Reporting to you live from the hive where you can now get all the latest buzz on the bees! Brought to you directly from inside one of our Fort Wayne area beehives from the lady worker bees themselves- you can now get a sneak peek into the secret happenings of the honey bees in winter.
More About “LIVE! From The Hive”
Very often we are asked, “What do honey bees DO in the winter?” Now, not only can we answer that for you, but we can SHOW you! One of our volunteers, Jordan Cornwell, has worked to program an endoscopic camera with a miniature computer called a Raspberry Pi (which is the size of a credit card!) to provide us with live feed from directly inside the hive. The Raspberry Pi is connected to Wi-Fi and housed in a waterproof case out near the hive. The endoscopic camera was carefully fed through the tiny entrance at the top of the hive just under the cover so as not to disturb the bees. At any time, this video feed is now available for our viewing and observation.
We hope that you will find this live feed as fascinating as we do! What a great learning and discovery tool for children and adults alike! Teachers and parents, we encourage you to share this with your students and children. This is a great way to practice and discuss observation skills and scientific inquiry.
What Do Bees Do Throughout The Winter?
So… what do bees do in the winter? Typically, honeybees halt their flying when the temperatures dip below 50 degrees Fahrenheit. At this time, they form what is called their “winter cluster” in the lower center portion of the hive. They keep the queen in the middle of their cluster and use their shivering body motion to keep the center of the cluster around 36 degrees. Since the outside edge of the cluster tends to be colder, the bees rotate and take turns so they don’t freeze.
During the winter, the bees survive off the honey they have stored up over the summer. It is said that the honeybees will consume up to 60 pounds of honey throughout the winter. This honey helps them produce body heat, which in turns results in energy. Heat energy comes from the oxidation of the honey and is spread throughout the hive when the worker bees fan their wings. The bees will migrate around the hive moving slowly upwards as they navigate to their honey stores located throughout the hive.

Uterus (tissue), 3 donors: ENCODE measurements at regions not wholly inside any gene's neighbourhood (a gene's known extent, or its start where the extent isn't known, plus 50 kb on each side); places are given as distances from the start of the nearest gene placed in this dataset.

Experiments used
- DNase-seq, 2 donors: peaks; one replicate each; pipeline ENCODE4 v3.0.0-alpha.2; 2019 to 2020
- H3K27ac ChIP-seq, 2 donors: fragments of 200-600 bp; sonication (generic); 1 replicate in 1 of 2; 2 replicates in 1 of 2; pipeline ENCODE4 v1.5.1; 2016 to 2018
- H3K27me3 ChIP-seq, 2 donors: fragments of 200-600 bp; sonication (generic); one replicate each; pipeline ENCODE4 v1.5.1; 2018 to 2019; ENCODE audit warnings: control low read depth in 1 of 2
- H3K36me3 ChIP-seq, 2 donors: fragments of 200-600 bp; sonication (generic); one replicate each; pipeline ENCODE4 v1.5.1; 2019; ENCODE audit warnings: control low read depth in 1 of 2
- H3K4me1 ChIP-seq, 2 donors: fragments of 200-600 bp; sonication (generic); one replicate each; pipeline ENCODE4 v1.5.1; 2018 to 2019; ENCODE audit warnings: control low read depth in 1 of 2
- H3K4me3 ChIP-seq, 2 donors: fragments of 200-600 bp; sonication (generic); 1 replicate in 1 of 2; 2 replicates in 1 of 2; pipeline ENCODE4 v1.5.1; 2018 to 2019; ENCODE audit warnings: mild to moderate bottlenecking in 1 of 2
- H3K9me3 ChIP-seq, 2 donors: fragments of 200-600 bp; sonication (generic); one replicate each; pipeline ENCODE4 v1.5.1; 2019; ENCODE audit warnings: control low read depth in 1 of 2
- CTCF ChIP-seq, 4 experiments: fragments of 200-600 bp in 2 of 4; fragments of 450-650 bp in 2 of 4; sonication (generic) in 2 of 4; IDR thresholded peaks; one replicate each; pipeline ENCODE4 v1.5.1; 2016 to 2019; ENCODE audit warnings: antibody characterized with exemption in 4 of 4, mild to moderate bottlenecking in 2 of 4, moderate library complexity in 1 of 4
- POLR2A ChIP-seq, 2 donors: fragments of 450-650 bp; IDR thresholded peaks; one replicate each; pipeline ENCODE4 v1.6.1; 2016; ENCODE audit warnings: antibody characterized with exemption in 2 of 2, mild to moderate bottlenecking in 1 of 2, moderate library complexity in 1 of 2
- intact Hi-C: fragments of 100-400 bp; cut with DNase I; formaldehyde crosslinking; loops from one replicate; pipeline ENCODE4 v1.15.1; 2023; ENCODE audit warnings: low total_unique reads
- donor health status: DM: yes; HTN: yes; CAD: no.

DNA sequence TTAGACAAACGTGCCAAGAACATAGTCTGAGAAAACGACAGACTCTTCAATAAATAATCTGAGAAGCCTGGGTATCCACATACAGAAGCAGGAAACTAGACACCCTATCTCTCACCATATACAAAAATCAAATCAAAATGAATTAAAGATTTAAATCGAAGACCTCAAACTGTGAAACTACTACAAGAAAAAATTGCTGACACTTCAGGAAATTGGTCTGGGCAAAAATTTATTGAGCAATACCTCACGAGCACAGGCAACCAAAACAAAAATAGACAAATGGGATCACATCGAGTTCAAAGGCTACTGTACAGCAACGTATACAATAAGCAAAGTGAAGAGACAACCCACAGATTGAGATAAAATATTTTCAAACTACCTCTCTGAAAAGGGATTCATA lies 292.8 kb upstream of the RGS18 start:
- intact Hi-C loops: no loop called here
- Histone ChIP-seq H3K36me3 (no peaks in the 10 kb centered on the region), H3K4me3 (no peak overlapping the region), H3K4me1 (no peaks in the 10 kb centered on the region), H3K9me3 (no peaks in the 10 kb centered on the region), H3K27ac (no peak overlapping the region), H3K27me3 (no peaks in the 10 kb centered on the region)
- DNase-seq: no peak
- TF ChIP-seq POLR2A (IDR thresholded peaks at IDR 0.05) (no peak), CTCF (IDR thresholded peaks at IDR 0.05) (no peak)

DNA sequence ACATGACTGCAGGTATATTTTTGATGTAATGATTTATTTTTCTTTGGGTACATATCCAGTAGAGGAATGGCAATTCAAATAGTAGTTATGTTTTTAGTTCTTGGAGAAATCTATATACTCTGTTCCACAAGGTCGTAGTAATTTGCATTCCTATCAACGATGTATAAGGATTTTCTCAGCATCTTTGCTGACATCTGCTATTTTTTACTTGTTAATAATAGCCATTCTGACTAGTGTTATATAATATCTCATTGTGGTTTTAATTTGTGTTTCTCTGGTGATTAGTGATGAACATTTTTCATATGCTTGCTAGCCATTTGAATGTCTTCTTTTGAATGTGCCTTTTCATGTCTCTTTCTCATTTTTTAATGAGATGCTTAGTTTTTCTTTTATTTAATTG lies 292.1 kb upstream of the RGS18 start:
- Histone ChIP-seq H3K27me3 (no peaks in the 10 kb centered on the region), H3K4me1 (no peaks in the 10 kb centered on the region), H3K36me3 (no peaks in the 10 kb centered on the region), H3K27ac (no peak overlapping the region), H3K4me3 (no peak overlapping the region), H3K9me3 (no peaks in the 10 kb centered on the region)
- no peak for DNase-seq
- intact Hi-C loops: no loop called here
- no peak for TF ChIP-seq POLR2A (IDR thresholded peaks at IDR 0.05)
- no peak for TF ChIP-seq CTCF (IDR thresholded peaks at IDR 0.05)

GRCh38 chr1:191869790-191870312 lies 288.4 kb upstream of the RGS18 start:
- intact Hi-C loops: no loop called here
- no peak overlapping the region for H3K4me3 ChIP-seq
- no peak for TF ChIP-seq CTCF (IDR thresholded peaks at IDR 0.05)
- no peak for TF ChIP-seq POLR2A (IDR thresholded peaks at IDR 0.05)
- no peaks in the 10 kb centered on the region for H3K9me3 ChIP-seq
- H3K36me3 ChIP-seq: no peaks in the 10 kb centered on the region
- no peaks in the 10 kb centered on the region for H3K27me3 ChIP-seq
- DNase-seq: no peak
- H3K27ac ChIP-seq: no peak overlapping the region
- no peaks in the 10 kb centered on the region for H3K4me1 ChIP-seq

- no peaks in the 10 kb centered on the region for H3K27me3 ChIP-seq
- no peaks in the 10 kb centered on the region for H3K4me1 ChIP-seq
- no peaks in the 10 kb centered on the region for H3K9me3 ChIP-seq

On winter days when it is a bit warmer, the bees will exit the hive for quick flights to rid themselves of body waste. If bees cannot get out for these short winter flights, the hive may suffer from dysentery if they are forced to excrete their waste inside the hive. These flights are kept short so the bees do not get so cold that they are unable to return to the hive.
Wondering why you don’t see any drone bees? In late fall, the drone bees are “kicked out” of the hive in preparation for winter. Because they are not needed to survive the winter months, the female worker bees remove the drone bees in order to conserve honey stores for themselves and the queen in order to keep her fed and warm. Not to worry though, the queen will lay new drone eggs in the spring to replenish their population within the hive.
Want To Help? Name A Bee!
From “Bobee” to “Bee-m Me Up Scotty,” as a part of our “Name A Bee” campaign, with a $5 donation, we’ve had a lot of fun seeing what creative names people have came up with to name their bee! All funds go towards our mission of promoting and preserving the local honeybee population. > We have many “named” bees in our apiaries, click here to view them all!
Name A Bee! – Donate To Our Efforts
If you had a pet bee, what would you name her?
We’ll let you “adopt” and name as many bees as you would like! Don’t worry, you don’t have to take her home or brush her hair, we’ll do that for you. But since we have over 250,000 honey bees and more born every day, we need your help to name them all!
For each $5 donation, you can name one bee!
Your donation helps our efforts of the preservation, conservation and education to the public of honey bees in the Fort Wayne, Indiana area. We will keep a running list of all of our “named” bees right here on our website.
Help us save the bees!
More About Southwest Honey Co.
Our unpasteurized and raw honey is bottled directly from the hive, so you can enjoy with confidence that it has pure nutrients, enzymes, and pollen. . .
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We hold hands-on, fun and educational events and classes for kids (Explore The Honey Bee), adults (Bees & Brew) and seniors (Bees & Tea). . .
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Did you know that we can thank a honey bee for one of every three bites of food we take? Join in our cause to help save the bees. . .
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